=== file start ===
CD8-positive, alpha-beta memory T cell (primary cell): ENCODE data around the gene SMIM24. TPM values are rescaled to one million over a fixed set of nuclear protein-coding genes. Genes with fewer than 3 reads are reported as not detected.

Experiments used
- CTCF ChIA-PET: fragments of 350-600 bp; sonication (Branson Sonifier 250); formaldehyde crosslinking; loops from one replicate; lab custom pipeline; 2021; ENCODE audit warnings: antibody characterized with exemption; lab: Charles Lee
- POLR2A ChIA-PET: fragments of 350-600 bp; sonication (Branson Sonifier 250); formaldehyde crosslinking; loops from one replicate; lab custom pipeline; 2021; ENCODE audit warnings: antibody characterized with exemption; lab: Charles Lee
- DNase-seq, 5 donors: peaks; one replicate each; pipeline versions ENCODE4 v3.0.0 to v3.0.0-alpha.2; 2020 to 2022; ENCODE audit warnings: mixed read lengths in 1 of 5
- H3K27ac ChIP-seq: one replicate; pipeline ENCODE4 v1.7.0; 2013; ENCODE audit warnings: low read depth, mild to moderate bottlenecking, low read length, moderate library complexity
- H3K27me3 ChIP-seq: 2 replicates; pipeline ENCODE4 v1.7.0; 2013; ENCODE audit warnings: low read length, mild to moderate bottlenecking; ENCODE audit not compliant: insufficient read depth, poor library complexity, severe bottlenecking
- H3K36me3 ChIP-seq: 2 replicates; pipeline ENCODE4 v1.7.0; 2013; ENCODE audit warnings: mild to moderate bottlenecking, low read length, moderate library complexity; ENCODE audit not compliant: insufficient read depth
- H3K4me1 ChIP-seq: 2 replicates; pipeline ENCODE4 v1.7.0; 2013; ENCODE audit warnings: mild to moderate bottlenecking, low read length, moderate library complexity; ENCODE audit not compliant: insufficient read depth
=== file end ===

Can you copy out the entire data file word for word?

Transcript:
CD8-positive, alpha-beta memory T cell (primary cell): ENCODE data around the gene SMIM24. TPM values are rescaled to one million over a fixed set of nuclear protein-coding genes. Genes with fewer than 3 reads are reported as not detected.

Experiments used
- CTCF ChIA-PET: fragments of 350-600 bp; sonication (Branson Sonifier 250); formaldehyde crosslinking; loops from one replicate; lab custom pipeline; 2021; ENCODE audit warnings: antibody characterized with exemption; lab: Charles Lee
- POLR2A ChIA-PET: fragments of 350-600 bp; sonication (Branson Sonifier 250); formaldehyde crosslinking; loops from one replicate; lab custom pipeline; 2021; ENCODE audit warnings: antibody characterized with exemption; lab: Charles Lee
- DNase-seq, 5 donors: peaks; one replicate each; pipeline versions ENCODE4 v3.0.0 to v3.0.0-alpha.2; 2020 to 2022; ENCODE audit warnings: mixed read lengths in 1 of 5
- H3K27ac ChIP-seq: one replicate; pipeline ENCODE4 v1.7.0; 2013; ENCODE audit warnings: low read depth, mild to moderate bottlenecking, low read length, moderate library complexity
- H3K27me3 ChIP-seq: 2 replicates; pipeline ENCODE4 v1.7.0; 2013; ENCODE audit warnings: low read length, mild to moderate bottlenecking; ENCODE audit not compliant: insufficient read depth, poor library complexity, severe bottlenecking
- H3K36me3 ChIP-seq: 2 replicates; pipeline ENCODE4 v1.7.0; 2013; ENCODE audit warnings: mild to moderate bottlenecking, low read length, moderate library complexity; ENCODE audit not compliant: insufficient read depth
- H3K4me1 ChIP-seq: 2 replicates; pipeline ENCODE4 v1.7.0; 2013; ENCODE audit warnings: mild to moderate bottlenecking, low read length, moderate library complexity; ENCODE audit not compliant: insufficient read depth